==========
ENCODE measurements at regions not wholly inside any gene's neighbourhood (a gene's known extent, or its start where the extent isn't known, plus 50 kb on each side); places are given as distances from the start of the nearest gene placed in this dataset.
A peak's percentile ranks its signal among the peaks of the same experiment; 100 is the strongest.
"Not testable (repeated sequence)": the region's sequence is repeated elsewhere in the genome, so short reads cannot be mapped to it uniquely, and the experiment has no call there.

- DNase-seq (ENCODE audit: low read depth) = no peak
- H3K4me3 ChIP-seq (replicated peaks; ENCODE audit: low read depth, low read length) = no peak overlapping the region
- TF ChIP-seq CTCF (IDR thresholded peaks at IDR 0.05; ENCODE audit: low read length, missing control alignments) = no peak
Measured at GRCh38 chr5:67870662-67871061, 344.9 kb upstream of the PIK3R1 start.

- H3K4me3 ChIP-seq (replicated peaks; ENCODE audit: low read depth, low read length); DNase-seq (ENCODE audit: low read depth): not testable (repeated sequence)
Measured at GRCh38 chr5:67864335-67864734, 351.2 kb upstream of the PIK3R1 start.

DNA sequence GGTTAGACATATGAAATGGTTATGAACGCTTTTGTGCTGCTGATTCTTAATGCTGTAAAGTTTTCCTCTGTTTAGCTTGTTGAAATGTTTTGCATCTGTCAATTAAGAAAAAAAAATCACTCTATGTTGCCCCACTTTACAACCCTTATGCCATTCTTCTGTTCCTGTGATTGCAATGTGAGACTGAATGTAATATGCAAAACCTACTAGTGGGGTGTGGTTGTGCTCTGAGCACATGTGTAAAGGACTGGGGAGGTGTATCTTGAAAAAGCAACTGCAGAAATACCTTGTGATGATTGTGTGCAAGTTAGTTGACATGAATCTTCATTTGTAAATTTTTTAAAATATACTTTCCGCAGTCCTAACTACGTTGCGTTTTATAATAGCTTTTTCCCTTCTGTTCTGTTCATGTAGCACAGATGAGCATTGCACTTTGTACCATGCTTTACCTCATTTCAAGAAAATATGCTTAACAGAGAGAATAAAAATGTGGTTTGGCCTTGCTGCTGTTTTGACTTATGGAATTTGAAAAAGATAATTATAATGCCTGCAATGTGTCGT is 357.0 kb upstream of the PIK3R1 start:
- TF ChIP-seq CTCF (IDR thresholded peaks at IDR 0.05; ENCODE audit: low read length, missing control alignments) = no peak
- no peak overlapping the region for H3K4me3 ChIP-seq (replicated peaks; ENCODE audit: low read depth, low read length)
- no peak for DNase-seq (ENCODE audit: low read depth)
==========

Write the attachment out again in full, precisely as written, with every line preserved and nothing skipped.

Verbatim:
ENCODE measurements at regions not wholly inside any gene's neighbourhood (a gene's known extent, or its start where the extent isn't known, plus 50 kb on each side); places are given as distances from the start of the nearest gene placed in this dataset.
A peak's percentile ranks its signal among the peaks of the same experiment; 100 is the strongest.
"Not testable (repeated sequence)": the region's sequence is repeated elsewhere in the genome, so short reads cannot be mapped to it uniquely, and the experiment has no call there.

- DNase-seq (ENCODE audit: low read depth) = no peak
- H3K4me3 ChIP-seq (replicated peaks; ENCODE audit: low read depth, low read length) = no peak overlapping the region
- TF ChIP-seq CTCF (IDR thresholded peaks at IDR 0.05; ENCODE audit: low read length, missing control alignments) = no peak
Measured at GRCh38 chr5:67870662-67871061, 344.9 kb upstream of the PIK3R1 start.

- H3K4me3 ChIP-seq (replicated peaks; ENCODE audit: low read depth, low read length); DNase-seq (ENCODE audit: low read depth): not testable (repeated sequence)
Measured at GRCh38 chr5:67864335-67864734, 351.2 kb upstream of the PIK3R1 start.

DNA sequence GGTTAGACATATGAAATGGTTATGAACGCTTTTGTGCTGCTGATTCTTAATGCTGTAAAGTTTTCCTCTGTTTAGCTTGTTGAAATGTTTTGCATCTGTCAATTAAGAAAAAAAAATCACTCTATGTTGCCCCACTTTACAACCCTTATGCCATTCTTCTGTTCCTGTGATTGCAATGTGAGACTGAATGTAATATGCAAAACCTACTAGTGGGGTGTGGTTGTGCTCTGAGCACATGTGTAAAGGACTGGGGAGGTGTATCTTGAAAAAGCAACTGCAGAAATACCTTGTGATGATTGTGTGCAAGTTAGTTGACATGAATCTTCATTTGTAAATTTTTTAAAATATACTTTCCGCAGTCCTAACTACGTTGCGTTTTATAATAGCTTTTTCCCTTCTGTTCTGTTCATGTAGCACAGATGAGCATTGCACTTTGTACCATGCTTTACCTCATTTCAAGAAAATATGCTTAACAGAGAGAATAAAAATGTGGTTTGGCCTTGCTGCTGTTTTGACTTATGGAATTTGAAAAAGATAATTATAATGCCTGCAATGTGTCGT is 357.0 kb upstream of the PIK3R1 start:
- TF ChIP-seq CTCF (IDR thresholded peaks at IDR 0.05; ENCODE audit: low read length, missing control alignments) = no peak
- no peak overlapping the region for H3K4me3 ChIP-seq (replicated peaks; ENCODE audit: low read depth, low read length)
- no peak for DNase-seq (ENCODE audit: low read depth)